Icelandic midwives signed a new contract with the state on Tuesday, RÚV reports. According to Katrín Sif Sigurgeirsdóttir, the chairwoman of the midwives contract committee, the new contract provides for midwives to receive the salary adjustment that many in the profession had long demanded. She credited a workshop that was held with government officials after the last contract meeting with playing a large role in this resolution.
Icelandic midwives had been without a contract since February and had been embroiled in an extended dispute with the government over both pay and working conditions. During the increasingly heated standoff, over a dozen midwives resigned from their positions at the National and University Hospital and all 95 of the midwives who provide in-home care for parents and their newborns went on strike in late April. One of the main points of contention was that midwives said that their salaries did not reflect the level of education required to enter the profession. Becoming a midwife in Iceland requires six to seven years of education, yet in many cases midwives experience a wage cut when entering the profession after having worked as nurses.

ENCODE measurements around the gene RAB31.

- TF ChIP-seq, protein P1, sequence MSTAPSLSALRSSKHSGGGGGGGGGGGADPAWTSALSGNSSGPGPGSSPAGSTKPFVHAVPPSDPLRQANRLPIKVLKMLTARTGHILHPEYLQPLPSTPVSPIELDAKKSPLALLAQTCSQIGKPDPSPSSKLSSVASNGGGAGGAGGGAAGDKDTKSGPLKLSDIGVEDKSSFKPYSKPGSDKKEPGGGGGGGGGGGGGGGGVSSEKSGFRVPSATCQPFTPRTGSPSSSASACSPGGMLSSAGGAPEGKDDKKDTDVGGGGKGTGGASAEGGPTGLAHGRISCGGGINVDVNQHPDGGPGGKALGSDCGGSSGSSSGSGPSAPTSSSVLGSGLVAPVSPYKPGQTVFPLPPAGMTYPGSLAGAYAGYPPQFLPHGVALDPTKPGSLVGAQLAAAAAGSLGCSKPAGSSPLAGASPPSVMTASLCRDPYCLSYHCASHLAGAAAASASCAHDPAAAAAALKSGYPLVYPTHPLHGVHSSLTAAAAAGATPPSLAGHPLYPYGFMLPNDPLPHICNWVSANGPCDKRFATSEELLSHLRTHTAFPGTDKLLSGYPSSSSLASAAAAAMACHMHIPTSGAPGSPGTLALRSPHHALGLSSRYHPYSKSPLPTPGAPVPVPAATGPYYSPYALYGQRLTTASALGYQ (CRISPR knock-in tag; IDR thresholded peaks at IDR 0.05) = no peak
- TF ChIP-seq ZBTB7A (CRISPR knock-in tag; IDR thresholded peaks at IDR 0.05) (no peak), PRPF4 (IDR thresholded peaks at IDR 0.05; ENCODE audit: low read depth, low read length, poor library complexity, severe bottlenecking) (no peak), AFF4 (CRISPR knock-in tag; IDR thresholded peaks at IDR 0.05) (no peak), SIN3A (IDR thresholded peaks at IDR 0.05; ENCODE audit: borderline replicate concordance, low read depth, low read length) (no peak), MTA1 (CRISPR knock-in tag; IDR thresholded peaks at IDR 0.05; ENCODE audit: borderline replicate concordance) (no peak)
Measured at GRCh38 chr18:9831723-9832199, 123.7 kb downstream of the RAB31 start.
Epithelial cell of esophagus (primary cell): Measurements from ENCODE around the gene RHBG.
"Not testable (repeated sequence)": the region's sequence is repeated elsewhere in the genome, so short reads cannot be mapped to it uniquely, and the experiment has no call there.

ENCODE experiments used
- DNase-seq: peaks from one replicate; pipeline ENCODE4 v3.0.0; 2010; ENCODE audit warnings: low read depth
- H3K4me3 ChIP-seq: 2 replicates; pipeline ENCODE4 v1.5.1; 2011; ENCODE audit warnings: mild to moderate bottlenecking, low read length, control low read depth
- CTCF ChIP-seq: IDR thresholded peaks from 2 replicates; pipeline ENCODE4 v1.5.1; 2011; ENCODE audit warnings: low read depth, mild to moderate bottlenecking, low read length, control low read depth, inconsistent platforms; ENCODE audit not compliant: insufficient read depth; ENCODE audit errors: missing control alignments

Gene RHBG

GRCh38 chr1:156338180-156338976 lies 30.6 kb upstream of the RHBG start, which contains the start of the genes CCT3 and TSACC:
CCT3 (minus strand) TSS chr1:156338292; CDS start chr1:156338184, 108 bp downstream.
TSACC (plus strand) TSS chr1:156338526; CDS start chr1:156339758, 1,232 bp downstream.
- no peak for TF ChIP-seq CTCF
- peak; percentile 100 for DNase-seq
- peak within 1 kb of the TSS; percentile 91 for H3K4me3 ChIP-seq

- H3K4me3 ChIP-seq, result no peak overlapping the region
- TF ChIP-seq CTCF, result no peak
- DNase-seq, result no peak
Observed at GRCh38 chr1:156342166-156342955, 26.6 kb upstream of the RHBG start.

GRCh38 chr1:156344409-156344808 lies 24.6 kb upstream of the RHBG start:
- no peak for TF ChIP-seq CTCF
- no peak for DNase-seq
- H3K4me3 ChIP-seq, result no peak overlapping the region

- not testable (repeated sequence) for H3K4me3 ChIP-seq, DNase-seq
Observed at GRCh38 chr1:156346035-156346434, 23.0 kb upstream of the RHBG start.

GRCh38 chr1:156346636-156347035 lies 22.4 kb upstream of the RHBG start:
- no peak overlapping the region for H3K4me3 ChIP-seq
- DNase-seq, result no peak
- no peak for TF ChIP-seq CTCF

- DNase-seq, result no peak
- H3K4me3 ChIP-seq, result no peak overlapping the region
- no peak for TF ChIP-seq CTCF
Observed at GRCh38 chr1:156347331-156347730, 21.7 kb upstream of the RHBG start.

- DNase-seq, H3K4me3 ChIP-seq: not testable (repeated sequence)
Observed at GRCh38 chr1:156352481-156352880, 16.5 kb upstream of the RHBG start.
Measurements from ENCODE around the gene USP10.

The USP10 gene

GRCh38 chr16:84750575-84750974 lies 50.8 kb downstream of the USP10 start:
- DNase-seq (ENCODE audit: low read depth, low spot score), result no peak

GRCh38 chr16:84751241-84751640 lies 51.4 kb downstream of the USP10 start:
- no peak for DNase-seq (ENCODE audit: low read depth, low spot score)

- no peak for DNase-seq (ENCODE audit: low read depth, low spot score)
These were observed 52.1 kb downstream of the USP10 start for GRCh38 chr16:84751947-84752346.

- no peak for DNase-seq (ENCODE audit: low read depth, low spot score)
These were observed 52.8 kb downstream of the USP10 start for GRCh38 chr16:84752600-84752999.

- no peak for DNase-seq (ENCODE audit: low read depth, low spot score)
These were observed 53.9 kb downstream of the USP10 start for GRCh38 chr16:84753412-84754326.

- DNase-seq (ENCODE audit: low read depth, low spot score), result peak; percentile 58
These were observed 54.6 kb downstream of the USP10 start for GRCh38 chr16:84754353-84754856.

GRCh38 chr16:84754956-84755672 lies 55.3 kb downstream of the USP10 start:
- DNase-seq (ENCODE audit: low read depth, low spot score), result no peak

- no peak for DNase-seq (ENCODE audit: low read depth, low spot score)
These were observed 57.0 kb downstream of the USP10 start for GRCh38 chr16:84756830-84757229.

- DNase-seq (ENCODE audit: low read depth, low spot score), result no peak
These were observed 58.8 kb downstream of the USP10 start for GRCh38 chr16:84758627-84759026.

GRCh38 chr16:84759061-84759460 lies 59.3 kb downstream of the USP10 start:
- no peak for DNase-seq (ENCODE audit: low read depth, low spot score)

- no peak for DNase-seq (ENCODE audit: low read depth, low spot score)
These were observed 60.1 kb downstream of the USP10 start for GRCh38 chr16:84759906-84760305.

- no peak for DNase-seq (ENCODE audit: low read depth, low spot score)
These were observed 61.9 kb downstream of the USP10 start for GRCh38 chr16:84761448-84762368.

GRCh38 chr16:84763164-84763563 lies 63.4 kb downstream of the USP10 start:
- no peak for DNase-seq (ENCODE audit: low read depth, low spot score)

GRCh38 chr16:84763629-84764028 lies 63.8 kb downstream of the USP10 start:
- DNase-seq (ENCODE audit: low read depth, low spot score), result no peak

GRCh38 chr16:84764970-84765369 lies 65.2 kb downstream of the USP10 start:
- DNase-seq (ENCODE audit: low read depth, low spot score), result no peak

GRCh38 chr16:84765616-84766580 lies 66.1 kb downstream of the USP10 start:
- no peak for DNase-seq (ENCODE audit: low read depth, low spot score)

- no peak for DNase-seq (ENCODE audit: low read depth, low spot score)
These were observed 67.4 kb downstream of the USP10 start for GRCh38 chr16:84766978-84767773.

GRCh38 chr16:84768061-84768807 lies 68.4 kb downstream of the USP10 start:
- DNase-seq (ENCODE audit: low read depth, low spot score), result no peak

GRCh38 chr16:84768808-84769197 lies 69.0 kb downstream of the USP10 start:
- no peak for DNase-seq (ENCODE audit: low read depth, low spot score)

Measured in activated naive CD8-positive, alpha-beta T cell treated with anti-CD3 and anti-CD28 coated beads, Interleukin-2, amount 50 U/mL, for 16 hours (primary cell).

Katrín Sif said that not all of their demands had been met, but that the wage difference between midwives and nurses is no longer at issue. She declined to comment further on the details of the new contract.
The new contract is valid until May 1, 2019. It will be presented to midwives and voted on this week.